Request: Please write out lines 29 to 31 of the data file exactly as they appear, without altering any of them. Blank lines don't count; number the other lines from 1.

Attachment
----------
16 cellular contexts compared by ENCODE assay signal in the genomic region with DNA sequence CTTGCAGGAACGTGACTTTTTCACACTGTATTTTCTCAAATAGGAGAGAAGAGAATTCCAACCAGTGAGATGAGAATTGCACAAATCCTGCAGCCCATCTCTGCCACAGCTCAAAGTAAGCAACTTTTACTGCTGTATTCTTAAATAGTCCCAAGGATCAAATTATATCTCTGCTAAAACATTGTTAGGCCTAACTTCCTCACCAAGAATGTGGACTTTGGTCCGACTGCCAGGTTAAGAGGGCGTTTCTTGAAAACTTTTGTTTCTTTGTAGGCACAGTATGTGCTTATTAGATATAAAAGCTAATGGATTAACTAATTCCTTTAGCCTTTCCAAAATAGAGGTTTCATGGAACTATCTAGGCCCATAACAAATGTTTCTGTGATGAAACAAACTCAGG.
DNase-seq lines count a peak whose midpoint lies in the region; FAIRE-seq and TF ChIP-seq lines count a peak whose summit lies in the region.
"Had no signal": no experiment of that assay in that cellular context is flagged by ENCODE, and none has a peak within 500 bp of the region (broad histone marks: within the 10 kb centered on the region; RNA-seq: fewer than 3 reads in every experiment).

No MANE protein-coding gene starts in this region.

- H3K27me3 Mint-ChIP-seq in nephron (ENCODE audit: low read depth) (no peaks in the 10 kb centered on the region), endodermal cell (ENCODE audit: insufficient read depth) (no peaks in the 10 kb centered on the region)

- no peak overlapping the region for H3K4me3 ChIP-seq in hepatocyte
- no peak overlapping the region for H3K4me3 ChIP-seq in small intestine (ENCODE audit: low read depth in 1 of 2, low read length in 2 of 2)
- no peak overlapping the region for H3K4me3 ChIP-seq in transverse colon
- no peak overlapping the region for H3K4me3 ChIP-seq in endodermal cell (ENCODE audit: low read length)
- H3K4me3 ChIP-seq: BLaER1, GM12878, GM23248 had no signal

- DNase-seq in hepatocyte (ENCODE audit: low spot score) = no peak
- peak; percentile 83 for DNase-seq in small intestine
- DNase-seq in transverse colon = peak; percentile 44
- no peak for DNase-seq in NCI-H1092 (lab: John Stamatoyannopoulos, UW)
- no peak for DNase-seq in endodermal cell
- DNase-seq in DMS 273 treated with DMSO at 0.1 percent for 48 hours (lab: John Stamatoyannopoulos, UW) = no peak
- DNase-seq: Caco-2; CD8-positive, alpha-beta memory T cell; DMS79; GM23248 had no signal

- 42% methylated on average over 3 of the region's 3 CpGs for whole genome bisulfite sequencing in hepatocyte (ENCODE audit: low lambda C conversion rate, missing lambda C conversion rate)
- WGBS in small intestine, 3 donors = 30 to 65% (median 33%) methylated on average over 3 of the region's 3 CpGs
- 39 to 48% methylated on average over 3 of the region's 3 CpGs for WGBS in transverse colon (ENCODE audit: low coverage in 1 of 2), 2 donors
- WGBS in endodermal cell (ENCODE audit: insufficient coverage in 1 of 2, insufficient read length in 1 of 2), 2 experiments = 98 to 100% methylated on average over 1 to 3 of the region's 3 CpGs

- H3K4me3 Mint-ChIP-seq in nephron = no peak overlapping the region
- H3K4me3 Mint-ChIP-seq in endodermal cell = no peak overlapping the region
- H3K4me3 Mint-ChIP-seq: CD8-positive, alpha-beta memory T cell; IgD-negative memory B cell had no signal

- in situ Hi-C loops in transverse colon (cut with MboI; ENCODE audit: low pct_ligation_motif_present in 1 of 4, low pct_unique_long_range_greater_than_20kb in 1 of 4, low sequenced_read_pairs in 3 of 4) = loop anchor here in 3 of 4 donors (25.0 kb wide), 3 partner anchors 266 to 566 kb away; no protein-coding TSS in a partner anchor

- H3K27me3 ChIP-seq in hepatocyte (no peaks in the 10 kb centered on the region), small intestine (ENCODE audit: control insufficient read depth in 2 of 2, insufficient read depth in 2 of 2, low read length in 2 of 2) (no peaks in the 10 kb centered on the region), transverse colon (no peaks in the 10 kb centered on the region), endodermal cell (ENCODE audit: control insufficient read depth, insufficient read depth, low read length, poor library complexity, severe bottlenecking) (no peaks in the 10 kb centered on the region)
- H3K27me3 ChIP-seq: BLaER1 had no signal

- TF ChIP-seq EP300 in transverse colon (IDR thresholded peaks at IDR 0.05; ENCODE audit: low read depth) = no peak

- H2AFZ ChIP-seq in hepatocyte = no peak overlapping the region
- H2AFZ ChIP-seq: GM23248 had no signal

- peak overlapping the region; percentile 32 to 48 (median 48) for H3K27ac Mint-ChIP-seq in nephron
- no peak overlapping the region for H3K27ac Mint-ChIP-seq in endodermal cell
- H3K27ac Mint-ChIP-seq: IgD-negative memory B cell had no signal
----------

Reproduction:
- H2AFZ ChIP-seq in hepatocyte = no peak overlapping the region
- H2AFZ ChIP-seq: GM23248 had no signal

- peak overlapping the region; percentile 32 to 48 (median 48) for H3K27ac Mint-ChIP-seq in nephron